What finally convinced me that the young woman was no ordinary friend of Ann’s, though, was the thing that glittered around her slim neck. A heavy ornament made entirely of gold coins; I’d never seen another necklace like it. It was her, the girlchild from Paradise Fields. Older, yes, by a few years. But her, all the same. The necklace left no doubt.
“Ann?” I called my sister. I hoped she was in her own room, but some deep sense of dread told me she was not home yet, not safe.
The girl startled but made no move to enter my room, or to walk toward Ann’s. She stood instead on the threshold, one bracleted hand outstretched toward me.
I moved down the hall.
“You came with Ann, right?” I glanced at her over my shoulder, with more hope than belief.
The gold necklace glittered. Her huge eyes followed me.
“I came for you,” she finally said.
“Annie?” I called again.
No answer, although the young woman whimpered. She cowered near the apartment’s entry as I opened Ann’s bedroom door. As I’d already sensed, my sister wasn’t there.
When I turned again to face my intruder, she was gone.
While waiting for Ann, I curled up on the sofa and closed my eyes. I got a quick image of Ryan and took his hand, but he faded almost instantly.
For the first time, I floated out of the house and into the night sky on my own. I used to try to control the floating. It scared me, even with Ryan as my guide. But eventually, I knew most of what would happen and that where I would go was beyond my control.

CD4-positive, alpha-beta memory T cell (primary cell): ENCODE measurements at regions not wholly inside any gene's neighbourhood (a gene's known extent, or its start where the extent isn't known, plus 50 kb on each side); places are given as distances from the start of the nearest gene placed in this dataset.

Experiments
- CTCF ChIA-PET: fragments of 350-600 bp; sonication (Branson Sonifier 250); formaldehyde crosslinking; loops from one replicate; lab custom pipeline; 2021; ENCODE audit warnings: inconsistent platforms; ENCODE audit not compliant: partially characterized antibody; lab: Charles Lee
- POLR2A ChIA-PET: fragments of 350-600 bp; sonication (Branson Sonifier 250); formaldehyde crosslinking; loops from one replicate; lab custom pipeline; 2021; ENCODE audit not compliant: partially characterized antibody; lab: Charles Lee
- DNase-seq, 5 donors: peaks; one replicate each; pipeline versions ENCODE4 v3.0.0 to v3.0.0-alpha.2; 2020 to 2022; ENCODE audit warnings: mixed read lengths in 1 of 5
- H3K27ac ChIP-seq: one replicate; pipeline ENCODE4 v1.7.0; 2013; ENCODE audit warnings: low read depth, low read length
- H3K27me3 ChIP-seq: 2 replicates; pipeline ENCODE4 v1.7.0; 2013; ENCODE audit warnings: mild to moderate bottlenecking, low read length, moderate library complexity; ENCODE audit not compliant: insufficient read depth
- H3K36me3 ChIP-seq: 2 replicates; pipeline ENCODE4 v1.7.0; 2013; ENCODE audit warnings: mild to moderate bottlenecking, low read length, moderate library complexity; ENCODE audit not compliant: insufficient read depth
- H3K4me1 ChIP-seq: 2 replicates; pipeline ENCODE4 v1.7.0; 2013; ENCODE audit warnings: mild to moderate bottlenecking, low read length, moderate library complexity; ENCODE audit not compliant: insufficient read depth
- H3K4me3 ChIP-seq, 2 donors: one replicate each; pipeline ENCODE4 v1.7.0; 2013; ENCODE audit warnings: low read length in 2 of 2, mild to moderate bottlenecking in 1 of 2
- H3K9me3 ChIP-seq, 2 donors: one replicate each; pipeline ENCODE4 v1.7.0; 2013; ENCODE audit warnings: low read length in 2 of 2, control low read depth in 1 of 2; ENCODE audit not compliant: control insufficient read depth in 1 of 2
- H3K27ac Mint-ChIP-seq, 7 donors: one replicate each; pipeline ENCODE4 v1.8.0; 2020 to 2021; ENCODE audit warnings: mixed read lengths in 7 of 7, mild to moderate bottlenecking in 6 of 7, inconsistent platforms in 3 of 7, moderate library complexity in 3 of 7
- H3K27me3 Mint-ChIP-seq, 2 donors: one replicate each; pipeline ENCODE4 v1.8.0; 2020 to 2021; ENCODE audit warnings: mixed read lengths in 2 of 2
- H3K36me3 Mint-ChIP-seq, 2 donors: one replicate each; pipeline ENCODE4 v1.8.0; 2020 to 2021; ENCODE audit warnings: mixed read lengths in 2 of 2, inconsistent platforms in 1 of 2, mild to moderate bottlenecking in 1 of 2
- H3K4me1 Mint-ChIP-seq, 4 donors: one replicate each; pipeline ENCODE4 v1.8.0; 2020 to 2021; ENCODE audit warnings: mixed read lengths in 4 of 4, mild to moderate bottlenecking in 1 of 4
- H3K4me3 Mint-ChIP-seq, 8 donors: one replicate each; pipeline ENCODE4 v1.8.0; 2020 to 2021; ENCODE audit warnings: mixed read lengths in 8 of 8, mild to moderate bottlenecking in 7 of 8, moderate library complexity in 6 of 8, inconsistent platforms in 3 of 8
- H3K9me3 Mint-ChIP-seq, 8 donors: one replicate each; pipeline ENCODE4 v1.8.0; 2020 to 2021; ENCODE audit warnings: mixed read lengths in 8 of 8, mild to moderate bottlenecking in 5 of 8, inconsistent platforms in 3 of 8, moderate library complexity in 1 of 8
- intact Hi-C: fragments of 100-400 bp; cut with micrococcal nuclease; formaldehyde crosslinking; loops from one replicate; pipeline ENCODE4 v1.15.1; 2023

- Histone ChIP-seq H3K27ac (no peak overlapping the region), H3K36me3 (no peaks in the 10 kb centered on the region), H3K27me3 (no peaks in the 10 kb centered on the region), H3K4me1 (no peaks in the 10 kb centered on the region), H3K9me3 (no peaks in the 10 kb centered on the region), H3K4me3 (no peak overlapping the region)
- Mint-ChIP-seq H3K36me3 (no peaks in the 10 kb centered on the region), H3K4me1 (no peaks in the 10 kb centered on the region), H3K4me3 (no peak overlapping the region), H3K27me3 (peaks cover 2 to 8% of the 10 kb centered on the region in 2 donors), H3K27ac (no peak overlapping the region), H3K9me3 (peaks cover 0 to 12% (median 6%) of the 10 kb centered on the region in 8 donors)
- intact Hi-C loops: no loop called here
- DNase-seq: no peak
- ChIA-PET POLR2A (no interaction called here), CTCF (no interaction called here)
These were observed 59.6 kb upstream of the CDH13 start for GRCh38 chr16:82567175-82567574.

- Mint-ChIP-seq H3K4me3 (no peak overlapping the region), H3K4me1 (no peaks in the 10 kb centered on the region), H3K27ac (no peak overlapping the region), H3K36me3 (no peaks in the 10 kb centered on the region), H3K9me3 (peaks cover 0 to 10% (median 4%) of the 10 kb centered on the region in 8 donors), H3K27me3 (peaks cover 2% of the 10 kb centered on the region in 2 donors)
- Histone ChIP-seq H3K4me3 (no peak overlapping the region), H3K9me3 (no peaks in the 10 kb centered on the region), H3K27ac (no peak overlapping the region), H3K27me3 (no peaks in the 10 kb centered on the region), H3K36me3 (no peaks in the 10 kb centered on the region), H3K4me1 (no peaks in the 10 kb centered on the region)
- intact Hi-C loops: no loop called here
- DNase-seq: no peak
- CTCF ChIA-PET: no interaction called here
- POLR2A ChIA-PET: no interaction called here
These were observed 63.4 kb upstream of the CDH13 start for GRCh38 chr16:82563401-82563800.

I knew I would not return to the sofa in my living room until my mission had been accomplished.
The gentle wind soothed me. I knew how to do this. I calmed myself with deep breaths, flying with determined serenity into whatever sad or horrifying scene Paradise Fields presented. Once in place, I would do what I could, even though it was never enough.
I learned to go without resistance into even the worst of the scenes, like the one before my eyes now.
Feet on the ground, outside my apartment that was not my apartment. I was in the Paradise Fields world, not my own. Ann turned the dark corner toward home. Where was Enzo? Why was she walking alone?
This new aspect scared me: I had never met anyone I knew here before.
I could feel my sister’s body, was already inside her head. After studying all night at the library, she felt like a heavy stone, her eyes gritty. Enzo had bailed on the ride and she hadn’t felt like calling me back, so she walked. I treated her like a baby. She was a woman. She could walk six blocks to her own home.
She didn’t notice him at all, but I saw him approach and knew his intent. I was inside both their heads, and his thoughts terrified me. I hung on to my focus. I needed to help my sister.
I tried to warn her. No words came.
Ann put her key in the door, couldn’t wait to get up those stairs and to her bed. I willed her to make it through before he wrapped her long hair around his hand and jerked her away from the clicking lock. Before she had a second to access what was happening, she hurled backward, scrambled to move where her hair was taking her. She knew that if she fell, this person would drag her.
I knew it, too. I was able to help her stay on her feet, or at least I put every mental suggestion I could into her body.
Two steps into the alley and he let go of her hair. Even as I attempted to put myself between them, he threw her down onto the crumbling cobblestones.
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